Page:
Dr. Daniel G. Amen, Neuroscientist, On A Life Lived To The Fullest
For Daniel G. Amen -– psychiatrist, self-help advisor and medical director of the Amen Clinic –- the simple act of evaluating patients with the help of SPECT scanning (an imaging technique using gamma rays capable of providing 3D information) has brought criticism, praise and enough attention to certify him as one of the world’s foremost authorities on the brain. Through taking an image of the brain, Dr. Amen believes it is possible to notice which parts of the brain are out of balance and use that information to make a more accurate diagnosis of problems and prescriptions for correcting them. And though his findings have yet to be embraced by the collective medical community, years of cutting edge research and positive patient response has made this neuroscientist and his findings impossible to ignore.
For another installment in our 10 Big Questions series, Huff/Post50 caught up with the good doctor to hear his prescription for a life lived to the fullest.
What's the one thing you know now that you wish you knew when you were growing up?
That I definitely should have taken better care of my brain. Not played football, learned to dance and play a musical instrument, and spent more time learning about nutrition and correcting the ANTs (automatic negative thoughts) that kept crawling through my brain.
Now that you're over fifty, what's the one rule you feel you can break with impunity?
Going along with the crowd and doing what everyone else is doing. It is a total waste of my neurons.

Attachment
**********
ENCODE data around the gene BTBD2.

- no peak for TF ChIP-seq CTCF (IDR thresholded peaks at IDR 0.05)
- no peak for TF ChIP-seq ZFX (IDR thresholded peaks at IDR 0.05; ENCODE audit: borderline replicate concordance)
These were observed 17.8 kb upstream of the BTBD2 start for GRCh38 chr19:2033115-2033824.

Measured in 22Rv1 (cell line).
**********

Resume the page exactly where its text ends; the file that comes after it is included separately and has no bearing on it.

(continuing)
What is the riskiest thing you've done in your life since you've turned fifty?
The riskiest thing was probably that I took on many of my psychiatric colleagues and basically said that it’s malpractice not to use brain-imaging tools in complex cases. It did not win any friends, but I believe it to be true.
What ignites your creativity?
My work, helping people have better brains and better lives. I just love doing what I do.
What social or political cause are you most passionate about?
Brain health and all that is involved with it.
What is the best advice anyone ever gave you?
Don’t want or expect others to approve of you. Make sure you gain your own self-respect and approval.
What is your biggest regret?
I wish I was smarter and found a way to convince my colleagues sooner about the value of the brain imaging work we do. I also wish earlier in my career I had a thicker skin.
What is your biggest accomplishment?
Building the world’s largest database of brain scans related to behavior (now more than 66,000), and all the people who were helped along the way.
If you could say one thing to the next generation, what would it be?
The brain starts to deteriorate decades before it has any problems. Learn about brain health early and always keep it top of mind.
If you could reincarnate as anyone or anything, what or who would it be?
I would come back as an eagle. I love to soar and see great scenery. The brain is 50 percent visual.